Dimitris Xenos (University of Suffolk) has posted The Protection Against Crime as a Human Right: Positive Obligations of the Police (in Ralf Alleweldt and Guido Fickenscher (eds) The Police and International Human Rights Law (2018), pp 181-215) on SSRN. Here is the abstract:
 
The police are seen as a professional service provider when their duties and standards of care are enforced by the clients of their service, that is ordinary individuals. Actual or potential victims of crime use constitutional review, which examines positive obligations of the police in relation to specific human rights. Within the scope and limits of constitutional review, police duties are determined before, as well as after, harm has been inflicted on innocent individuals. These duties encompass both systemic and more specific and practical measures of protection of human rights against crime. The individual form of protection is subject to certain conditions of proximity (such as the element of knowledge of the personal need for human rights protection). Additional limits are recognised where there is a conflict of rights, and in relation to the availability of resources. Accordingly, the professional duties and requisite performance standards of the police are determined, reviewed and enforced under a consistent legal framework.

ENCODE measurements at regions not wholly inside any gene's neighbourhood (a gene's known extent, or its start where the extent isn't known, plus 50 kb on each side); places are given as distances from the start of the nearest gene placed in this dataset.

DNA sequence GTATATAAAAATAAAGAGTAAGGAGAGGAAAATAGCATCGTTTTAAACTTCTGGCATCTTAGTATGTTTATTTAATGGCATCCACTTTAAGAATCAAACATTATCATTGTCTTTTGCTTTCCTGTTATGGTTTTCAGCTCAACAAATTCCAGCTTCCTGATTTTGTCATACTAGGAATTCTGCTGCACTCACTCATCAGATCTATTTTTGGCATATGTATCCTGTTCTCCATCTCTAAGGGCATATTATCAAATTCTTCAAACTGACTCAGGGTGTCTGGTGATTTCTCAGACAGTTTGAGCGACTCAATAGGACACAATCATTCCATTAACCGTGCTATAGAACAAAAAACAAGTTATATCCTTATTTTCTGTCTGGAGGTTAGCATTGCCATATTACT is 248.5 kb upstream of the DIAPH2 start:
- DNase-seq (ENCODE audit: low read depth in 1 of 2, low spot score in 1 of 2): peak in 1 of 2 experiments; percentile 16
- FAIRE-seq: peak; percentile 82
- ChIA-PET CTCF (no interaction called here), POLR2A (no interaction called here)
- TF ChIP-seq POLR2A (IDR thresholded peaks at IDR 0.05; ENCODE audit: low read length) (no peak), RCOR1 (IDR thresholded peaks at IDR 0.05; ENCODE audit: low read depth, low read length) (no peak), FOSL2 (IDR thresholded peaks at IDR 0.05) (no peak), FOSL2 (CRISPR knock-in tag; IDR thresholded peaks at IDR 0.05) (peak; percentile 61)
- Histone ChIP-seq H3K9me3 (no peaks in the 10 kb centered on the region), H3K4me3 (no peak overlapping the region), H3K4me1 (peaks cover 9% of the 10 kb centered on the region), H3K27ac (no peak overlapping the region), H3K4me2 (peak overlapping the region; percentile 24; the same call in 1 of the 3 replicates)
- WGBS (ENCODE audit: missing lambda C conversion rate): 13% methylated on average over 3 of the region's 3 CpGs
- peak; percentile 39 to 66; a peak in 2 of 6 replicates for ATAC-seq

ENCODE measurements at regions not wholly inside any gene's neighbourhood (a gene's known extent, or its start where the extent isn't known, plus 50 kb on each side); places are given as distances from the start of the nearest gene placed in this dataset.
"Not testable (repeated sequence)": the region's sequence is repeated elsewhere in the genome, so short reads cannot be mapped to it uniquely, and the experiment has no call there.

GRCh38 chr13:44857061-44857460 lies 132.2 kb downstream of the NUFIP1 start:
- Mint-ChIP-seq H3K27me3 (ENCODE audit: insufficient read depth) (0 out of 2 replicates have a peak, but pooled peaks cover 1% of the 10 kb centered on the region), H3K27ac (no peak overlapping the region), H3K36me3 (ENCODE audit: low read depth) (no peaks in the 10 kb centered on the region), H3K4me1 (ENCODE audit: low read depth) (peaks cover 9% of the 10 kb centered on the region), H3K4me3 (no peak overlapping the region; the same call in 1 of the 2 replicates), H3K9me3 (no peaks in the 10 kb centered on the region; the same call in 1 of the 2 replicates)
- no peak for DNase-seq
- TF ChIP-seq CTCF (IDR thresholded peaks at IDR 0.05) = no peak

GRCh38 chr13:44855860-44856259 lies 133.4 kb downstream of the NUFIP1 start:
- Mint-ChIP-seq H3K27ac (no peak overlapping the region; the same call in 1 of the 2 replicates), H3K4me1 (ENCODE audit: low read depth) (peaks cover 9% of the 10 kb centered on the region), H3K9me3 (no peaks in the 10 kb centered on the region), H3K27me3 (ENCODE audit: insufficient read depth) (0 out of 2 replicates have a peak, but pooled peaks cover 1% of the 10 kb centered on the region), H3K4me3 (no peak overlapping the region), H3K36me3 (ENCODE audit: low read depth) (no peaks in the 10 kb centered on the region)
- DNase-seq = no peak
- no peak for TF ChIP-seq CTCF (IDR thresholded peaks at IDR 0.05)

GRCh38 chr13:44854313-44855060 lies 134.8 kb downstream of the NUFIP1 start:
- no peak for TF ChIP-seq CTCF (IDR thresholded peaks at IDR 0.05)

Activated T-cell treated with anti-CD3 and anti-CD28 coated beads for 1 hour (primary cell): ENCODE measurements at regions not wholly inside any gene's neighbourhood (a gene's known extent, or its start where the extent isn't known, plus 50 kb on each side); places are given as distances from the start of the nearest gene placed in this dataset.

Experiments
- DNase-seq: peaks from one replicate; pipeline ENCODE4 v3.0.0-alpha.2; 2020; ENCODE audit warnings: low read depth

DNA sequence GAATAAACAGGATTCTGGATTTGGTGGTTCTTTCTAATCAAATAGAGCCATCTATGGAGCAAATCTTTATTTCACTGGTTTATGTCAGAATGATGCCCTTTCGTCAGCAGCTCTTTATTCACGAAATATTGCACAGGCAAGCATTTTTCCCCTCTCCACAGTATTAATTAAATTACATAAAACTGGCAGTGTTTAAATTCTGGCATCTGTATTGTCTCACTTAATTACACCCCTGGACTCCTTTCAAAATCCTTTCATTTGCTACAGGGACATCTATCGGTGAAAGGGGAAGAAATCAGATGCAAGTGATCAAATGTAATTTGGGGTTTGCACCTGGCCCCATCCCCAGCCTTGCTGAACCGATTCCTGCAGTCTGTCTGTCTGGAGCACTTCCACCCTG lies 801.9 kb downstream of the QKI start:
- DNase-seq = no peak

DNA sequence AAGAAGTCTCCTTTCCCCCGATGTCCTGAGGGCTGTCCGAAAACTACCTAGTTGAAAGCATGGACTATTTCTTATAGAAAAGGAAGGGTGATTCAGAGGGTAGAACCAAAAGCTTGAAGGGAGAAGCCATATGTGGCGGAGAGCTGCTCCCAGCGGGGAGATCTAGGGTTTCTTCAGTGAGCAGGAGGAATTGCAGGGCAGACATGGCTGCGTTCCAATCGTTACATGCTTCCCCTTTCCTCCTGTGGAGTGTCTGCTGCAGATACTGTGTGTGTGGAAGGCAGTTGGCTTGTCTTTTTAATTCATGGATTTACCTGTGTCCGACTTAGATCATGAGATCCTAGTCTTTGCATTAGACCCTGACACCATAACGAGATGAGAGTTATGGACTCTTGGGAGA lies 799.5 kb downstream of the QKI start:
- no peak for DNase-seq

June 19, 2018 | Permalink | Comments (0)

Monday, June 18, 2018

"What We Learned From the Videos of Stephon Clark Being Killed by Police"

From The New York Times:

So what exactly led to the deadly encounter, and what happened after? Our analysis establishes five critical moments and reveals a series of split-second decisions that resulted in the death of Stephon Clark, in his backyard.

The raw footage was released in March, and was widely shared on social media. After publishing an initial report, we decided to take a closer look. The result is the most comprehensive analysis to date — a detailed spatial and moment-by-moment record of the shooting.

June 18, 2018 | Permalink | Comments (0)

Adeyemi on Money Laundering in the UK